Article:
Visit the most sustainable building in the world and the first cradle-to-cradle business park. Learn about state of the art circular innovations in Building, construction & infrastructure like the elimination and recycling of waste and building materials. We end with a visit to an impressive construction & demolition waste-recycling site.
Currently the building sector is one of the most resource consuming sectors in Europe – it accounts for approximately half of all extracted materials, half of all energy consumption, one third of all water consumption and one third of all waste generation. Buildings therefore have a key role to play in tackling global issues such as resource scarcity and sustainable development.
Cities are responsible for the consumption of no less than 75 percent of the worlds’ natural resources and 60 – 80 percent of all greenhouse gas emissions. By 2050, 75% of the population will reside in cities. The need for a transition to circular cities is therefore becoming increasingly urgent. It’s also a great opportunity: by applying circular principles in urban development, cities can be turned into eternal resource hubs.
- Re-use of building materials (buildings as material banks)
- Bio based materials
- Modular building
- Designing a circular city
Examples of best practices:
The Edge is a 40,000m² office building in the Zuidas business district in Amsterdam. The Edge creates a radically new working environment that is enabled by sustainable technologies. With the worlds’ highest BREEAM rating awarded to an office building, it integrates numerous smart technologies to create adaptable and intelligent workspaces. Features include façades making the most use of light and heat, a solar panel roof, reuse of rainwater, energy storage and reuse, light as a service etc.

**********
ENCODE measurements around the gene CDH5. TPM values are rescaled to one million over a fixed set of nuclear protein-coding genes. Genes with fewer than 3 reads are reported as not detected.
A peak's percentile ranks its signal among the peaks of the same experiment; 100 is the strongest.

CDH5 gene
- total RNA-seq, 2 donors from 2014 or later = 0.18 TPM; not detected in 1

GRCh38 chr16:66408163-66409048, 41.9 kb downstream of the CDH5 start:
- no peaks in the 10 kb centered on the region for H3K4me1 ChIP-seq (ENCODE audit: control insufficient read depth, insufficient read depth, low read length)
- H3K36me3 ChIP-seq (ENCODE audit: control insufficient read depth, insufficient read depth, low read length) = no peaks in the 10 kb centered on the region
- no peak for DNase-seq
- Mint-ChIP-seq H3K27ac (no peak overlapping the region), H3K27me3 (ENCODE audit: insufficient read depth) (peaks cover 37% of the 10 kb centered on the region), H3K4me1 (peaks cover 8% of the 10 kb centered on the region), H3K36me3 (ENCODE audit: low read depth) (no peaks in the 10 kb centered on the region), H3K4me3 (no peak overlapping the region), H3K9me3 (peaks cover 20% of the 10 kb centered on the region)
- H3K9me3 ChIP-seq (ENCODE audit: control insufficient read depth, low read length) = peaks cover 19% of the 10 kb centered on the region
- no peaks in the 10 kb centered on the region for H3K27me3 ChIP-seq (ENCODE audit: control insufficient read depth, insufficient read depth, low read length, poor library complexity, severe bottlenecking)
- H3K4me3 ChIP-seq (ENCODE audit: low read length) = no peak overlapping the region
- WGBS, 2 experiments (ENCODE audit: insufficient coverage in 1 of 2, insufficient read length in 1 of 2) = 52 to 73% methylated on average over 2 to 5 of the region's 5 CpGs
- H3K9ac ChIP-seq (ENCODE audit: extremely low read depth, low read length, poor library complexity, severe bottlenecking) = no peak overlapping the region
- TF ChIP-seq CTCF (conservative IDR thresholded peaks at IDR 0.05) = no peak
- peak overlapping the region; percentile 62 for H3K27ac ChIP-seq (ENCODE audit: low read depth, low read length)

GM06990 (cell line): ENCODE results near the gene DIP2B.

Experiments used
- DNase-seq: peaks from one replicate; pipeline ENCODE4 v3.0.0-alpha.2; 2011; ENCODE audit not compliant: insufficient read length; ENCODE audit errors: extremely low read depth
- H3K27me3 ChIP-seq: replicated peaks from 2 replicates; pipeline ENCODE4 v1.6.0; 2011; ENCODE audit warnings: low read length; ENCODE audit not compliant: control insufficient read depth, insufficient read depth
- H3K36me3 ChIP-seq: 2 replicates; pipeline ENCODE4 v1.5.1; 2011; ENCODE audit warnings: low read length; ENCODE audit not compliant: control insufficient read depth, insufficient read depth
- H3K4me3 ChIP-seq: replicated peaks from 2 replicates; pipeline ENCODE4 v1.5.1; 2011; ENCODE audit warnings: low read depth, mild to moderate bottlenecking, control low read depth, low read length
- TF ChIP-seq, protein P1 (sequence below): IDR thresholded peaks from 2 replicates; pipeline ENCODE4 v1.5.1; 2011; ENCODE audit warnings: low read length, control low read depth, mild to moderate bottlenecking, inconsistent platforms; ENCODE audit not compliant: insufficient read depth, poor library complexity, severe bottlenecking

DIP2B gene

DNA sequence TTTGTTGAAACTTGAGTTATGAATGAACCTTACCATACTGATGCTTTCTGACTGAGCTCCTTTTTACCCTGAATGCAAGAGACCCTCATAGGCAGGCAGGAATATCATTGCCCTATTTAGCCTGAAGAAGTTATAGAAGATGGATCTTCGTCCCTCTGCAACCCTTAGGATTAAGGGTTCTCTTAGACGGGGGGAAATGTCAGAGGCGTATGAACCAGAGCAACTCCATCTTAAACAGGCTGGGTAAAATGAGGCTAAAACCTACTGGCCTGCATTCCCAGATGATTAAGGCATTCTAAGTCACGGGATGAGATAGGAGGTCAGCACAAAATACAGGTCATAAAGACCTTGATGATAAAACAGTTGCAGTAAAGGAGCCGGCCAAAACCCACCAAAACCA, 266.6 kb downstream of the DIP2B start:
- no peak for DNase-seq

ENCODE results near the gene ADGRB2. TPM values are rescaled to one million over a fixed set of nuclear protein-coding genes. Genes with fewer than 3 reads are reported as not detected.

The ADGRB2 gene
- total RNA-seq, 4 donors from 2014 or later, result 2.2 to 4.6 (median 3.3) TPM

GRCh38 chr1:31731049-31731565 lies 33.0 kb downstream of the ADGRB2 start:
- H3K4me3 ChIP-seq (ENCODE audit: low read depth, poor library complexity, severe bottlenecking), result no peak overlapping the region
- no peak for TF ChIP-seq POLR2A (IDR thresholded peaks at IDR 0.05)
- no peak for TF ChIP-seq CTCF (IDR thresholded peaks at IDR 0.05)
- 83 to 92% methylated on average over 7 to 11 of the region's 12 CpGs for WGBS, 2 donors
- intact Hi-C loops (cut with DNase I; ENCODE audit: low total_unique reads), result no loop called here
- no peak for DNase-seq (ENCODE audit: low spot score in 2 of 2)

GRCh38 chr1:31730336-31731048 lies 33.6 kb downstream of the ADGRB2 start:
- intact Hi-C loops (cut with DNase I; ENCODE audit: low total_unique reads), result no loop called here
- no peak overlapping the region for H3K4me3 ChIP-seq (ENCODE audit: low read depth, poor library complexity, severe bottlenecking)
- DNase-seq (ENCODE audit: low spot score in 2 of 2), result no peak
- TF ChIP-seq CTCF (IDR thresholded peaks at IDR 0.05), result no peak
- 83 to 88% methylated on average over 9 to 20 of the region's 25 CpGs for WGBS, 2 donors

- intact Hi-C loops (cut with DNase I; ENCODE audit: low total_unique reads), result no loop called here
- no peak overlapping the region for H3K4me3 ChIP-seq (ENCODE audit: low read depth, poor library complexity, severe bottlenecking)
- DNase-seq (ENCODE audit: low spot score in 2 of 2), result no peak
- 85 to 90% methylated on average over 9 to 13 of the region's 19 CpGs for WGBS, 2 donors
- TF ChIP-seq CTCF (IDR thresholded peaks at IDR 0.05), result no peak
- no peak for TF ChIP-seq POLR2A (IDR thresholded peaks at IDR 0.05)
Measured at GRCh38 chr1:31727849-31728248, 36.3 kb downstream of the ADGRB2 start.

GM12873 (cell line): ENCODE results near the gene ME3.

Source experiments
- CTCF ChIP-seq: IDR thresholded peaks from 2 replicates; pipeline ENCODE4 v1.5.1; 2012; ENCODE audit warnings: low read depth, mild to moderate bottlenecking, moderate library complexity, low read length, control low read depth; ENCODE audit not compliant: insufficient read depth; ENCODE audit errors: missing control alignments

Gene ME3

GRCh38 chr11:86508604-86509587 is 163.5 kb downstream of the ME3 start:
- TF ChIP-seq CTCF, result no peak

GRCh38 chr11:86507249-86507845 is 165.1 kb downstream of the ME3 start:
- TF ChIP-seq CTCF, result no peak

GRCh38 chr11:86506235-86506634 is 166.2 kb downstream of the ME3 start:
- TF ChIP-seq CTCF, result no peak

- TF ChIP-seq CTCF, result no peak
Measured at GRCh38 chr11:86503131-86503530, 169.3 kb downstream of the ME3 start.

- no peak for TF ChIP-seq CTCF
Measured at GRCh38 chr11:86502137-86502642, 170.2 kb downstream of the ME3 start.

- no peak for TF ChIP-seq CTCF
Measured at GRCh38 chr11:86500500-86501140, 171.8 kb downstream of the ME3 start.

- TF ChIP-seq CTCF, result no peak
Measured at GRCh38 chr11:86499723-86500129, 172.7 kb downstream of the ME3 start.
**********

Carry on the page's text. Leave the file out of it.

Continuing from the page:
Circl is a new pavilion in Amsterdam’s Zuidas district. A place created by ABN AMRO where knowledge gained about circularity can be shared with its clients effectively. A building designed and constructed according to sustainable and circular principles. Circl has been created to be energy efficient and easy to disassemble, to make as little impact as possible on the planet. Many of the things used to build Circl have already had a previous life. Other raw materials – from the wood used in its construction to the aluminum on its outer walls – can be put to new uses in the future. What’s more, Circl is a living lab – a place where anyone with good ideas about sustainability and circularity can find the space they need.
The Mobile Factory
No building lasts forever. Demolition, war and natural disasters will eventually turn every manmade structure into rubble. In case you didn’t know, rubble is a real killer. It’s the world’s largest polluter in volume, it destroys the environment and it’s a health hazard for the people who are forced to live among it. The Mobile Factory has come up with a sustainable solution to give new function to all this rubble. The Mobile Factory fits into two shipping containers and can be sent anywhere in the world. Rubble goes in at one end, is processed into liquid concrete, and eventually comes out the other side as brand new building blocks. These are designed so that you simply stack them, just like Lego. The new blocks allow victims of war or natural disasters to construct their own earthquake proof homes. Further, an obsolete structure is de-stacked, after which the stones can be used for another building.
Buiksloterham: polluted industrial site turned into circular & biobased showcase
Within this context the city of Amsterdam assigned the Buiksloterham district as a Living Lab for circular area development. In 2015, 20 parties signed the Circular Buiksloterham manifesto for the development of an action plan to transform the district into a neighbourhood in which products and raw materials are reused as much as possible.
The radical transition from the linear city to the circular city involves a wide range of issues and obstructions: regulatory questions, the availability of technology and new revenue models. Over the next few years, four major research institutes (TNO, Wageningen UR, Deltares and ECN) will be working together in the Living Lab, along with the business community and local residents, in order to develop innovative solutions in these areas.